Re: Calling all Conlangers!
|From:||Aquamarine Demon <aquamarine_demon@...>|
|Date:||Saturday, January 26, 2002, 0:18|
>>I don't mean to offend the creators and users of Klingon--Marc is ahighly
>>valued member of this community--but Klingon *does* lack depth,even compared
>>to dead natural languages, and even though it is one ofthe most developed of
>>conlangs. It will never have native speakers andwill never have a large body
>>of native literature. Academic inquiry intoKlingon, if there is any, will
>>always rightly be sociological ormeta-linguistic. Without native speakers, you don't have anaturally-occuring object to
study.Consider the academic study of programming languages: it's anengineering
discipline, not a natural science.<<
The study of language is a social science, not necessarily a "natural"
science, which implies, to me at least, study outside of (non-biological)
human activity.>>Dance is not purported to be a natural science, so your analogy is
I thought the analogy was a credible one, but I guess that's because I
think of both as sort of social-science/anthropology type things.
>>I believe that was d'Armond Spears' child. He eventually gave up onthe experiment, but it *has* been done. And could be done again, with
more ease since the corpus of available words has expanded since then.<<
I've often thought about what it would be like for a child to learn a
conlang as his/her "native" language... and then teaching them English...
what strange accents they might have! Though, it'd be awfully hard to
keep them far enough from English (or whatever the natlang happens to be)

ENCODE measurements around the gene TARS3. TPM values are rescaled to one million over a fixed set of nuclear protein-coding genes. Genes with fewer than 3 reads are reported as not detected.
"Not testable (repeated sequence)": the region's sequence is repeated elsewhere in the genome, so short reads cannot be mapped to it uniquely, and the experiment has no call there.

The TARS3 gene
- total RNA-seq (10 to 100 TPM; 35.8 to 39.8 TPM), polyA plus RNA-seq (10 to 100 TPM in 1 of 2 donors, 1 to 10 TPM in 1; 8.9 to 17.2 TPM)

to where they don't learn it... and besides, who would truly do that to
their child (having a conlang as their ONLY language)???
>>As for literature, there are translations of Hamlet, Much Ado about Nothing and
>>at least one other Shakespearean play, parts of the Bibleboth (Old and New Testaments, IIRC Psalms and Mark were finished), the
Gilgamesh and doubtless other works. There is a periodical journal
--jatmey -- which is devoted to original works in Klingon. There IS
a body of literature. It's not huge, but it's growing.<<
Really?? That's... odd... but interesting!
>>And I have seen, firsthand, an entire room full of people conversing,telling jokes and playing games like peghmu' and ro'voDleH in tlhIngan
Whoa... talk about some waaay devoted fans! Sheesh. That's really nifty,
though.>>Now do I think it should qualify as a foreign language credit? Hmmmm. Not so sure
about that, but it does seem valid for some form of study,
perhaps under anthropology.<<
Of course it's valid for study of anthropology! Most any human activity
>>But one more point. Since when does possession of a literature serveto qualify what is or isn't a language?Adam<<
It surely doesn't! Literature is more of a cultural thing, I think, and
I'm at the understanding that the culture makes the language, not the
other way around... though, I could be wrong, since sometimes it's hard
to separate the two.
And anyway, I personally think it's very ethnocentric to think that only
true cultures have written literature. I have a certain respect for oral
cultures; the people *tend* to have a much better memory than us lettered
The Aquamarine Demon
"All religion, my friend, is simply evolved out of fraud, fear, greed, imagination,
and poetry." -Edgar Allan Poe
"It ain't the parts of the Bible that I can't understand that bother me, it is the
parts that I do understand." -Mark Twain
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